I am brave damn it! After all, I have two bracelets that say I am, I have people tell me I am all the time, I have kids who believe me to be brave, but the morning I had to climb onto the shuttle bus I wasn’t so sure that was the case. However, I climbed into the hotel shuttle bus that was going to take my baby sister and me into Tijuana to the clinic anyway. I had my brave face on for her, but inside I was screaming “It’s Tijuana for God sake get the heck off this shuttle while you can!!! I couldn’t tell if my sister was screaming the same thing inside her mind, but I was too afraid to ask. So I took my seat, held my sister’s hand and held back my tears. Something inside my head said, “you were the one who wanted an adventure, so here you go, a Tijuanan adventure!” I distinctly remember saying “screw you” to whoever was occupying my brain.
As we rode to the border, I realized my sister really is the brave one here, not me. She is calm, matter of fact and, well, brave. I told myself to put on my big girl pants and be brave too, you are the big sister for crying out loud.
The clinic wasn’t what I was anticipating. The shuttle driver stopped in front of a big metal gate, that very much said “Stay Out” and honked the horn. A little man came running out of a little shack and unlocked the gate and let this van full of people in varying stages of sickness into a large round courtyard. The first thing you see is the big white building with its two story wood entry door and a bird cage that was the size of my bathroom at home. This “bird cage” was home to 70 parakeets. I knew there were 70 parakeets in that “cage” because the man who was in charge of getting all the people their hospital gowns, was also the caretaker of the parakeets. As you waited for the results of your blood work, you could sit on this balcony and look over the city of Tijuana. The air was surprisingly clean, and the sun was warm and as we sat on that balcony with the slight breeze blowing, I knew my baby sister was going to be OK. The Doctors at this clinic had encouraged her to go ahead with the double mastectomy in addition to their tonic and supplements, and that made me feel less like we were in for a science experience and my sister’s comment of “throwing everything I can at it” made sense at that moment.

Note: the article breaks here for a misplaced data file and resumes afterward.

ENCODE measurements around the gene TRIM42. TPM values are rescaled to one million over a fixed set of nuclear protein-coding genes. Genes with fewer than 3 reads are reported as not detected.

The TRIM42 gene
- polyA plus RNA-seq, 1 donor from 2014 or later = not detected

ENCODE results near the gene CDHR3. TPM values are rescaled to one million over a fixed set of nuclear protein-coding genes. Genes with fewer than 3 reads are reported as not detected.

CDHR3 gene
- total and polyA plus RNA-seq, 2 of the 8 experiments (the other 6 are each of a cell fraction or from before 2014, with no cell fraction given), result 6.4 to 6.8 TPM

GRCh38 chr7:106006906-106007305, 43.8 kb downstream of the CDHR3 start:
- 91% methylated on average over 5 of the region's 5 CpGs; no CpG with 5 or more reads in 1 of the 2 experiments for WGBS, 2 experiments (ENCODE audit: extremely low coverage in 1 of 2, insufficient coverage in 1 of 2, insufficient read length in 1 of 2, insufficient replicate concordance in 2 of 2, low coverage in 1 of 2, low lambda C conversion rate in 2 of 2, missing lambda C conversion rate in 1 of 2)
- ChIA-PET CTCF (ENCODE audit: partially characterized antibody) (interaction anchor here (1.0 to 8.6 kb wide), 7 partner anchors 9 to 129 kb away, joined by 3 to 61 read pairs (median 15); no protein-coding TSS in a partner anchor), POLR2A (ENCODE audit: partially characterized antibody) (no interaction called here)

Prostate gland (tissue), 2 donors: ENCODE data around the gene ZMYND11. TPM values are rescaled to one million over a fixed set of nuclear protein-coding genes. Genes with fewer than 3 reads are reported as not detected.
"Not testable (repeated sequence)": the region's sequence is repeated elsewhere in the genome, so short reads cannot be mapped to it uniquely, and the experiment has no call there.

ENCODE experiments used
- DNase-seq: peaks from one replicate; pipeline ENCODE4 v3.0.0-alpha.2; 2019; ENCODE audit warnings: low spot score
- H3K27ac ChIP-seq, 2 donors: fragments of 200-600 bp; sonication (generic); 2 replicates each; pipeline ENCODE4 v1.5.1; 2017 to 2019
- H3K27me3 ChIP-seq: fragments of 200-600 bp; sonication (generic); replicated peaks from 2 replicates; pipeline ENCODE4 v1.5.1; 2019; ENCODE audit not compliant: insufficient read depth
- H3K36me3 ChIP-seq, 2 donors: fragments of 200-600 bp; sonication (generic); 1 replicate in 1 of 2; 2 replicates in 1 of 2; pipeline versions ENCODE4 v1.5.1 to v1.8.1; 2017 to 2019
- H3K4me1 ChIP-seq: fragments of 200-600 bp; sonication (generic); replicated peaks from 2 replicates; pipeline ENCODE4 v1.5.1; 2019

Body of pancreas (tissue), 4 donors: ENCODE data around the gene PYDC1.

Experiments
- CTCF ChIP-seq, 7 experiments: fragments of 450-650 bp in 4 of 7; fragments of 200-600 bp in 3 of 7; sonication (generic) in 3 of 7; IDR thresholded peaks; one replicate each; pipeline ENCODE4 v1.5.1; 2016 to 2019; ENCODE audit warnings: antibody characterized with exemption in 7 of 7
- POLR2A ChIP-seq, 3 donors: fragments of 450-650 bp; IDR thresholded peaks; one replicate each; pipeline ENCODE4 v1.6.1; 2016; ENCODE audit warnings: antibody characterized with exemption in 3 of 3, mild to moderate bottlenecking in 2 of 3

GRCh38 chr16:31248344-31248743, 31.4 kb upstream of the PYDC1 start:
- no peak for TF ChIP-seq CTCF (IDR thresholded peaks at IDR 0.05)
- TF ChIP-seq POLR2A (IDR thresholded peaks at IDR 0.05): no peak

In the end, Mexico was an interesting adventure. We laughed, we walked 5 miles (well 4.5, but why be so technical) around the zoo and saw the elephants playing, we had spirited debates about traditional medicine versus holistic medicine and we laughed some more. We were nosey and ventured into parts of the clinic that we most certainly were not allowed. In another life the clinic served as a drug lord’s mansion and how could we NOT snoop around and we are our mother’s daughters who were taught to always snoop around when you can. But most importantly we, in those sunny hours waiting on blood work, agreed to respect each other’s opinions.
Through this brief journey of having a sister with breast cancer, I have learned a few things. First, it’s her journey, and she has a right to travel it any way she sees fit. It is not my place to direct her journey, but to be supportive of her journey and while it is incredibly easy for me to type that, it is not so easy to practice. I found myself on a few occasions wanting to direct her right past that bird cage, out the gate and away from Tijuana, but I had to correct myself. Secondly, I love my baby sister more than anything and these few days we had fun, there were no tears, there was great food, there was the zoo, and most importantly there were plenty of laughs. I can’t predict the future, (even though I had dreams on this trip that I was going to school to learn) this adventure will have lasting effects on me, and they will all be of the good kind. It was a time that two sisters had the undivided attention, support and love of each other.
After a comedy of errors trying to return the rental car at 5:00 in the morning BEFORE COFFEE, we stood at the airport shuttle line. We had just learned we were on different shuttles and had to say goodbye. I hugged my baby sister with all I had as if to send some sort of big sister protection telepathically and as I walked to my shuttle bus, I wiped a single tear from my eyes. I felt that quite possibly my baby sister is braver than I and finally I could complete a post without wiping my computer clean from the tears.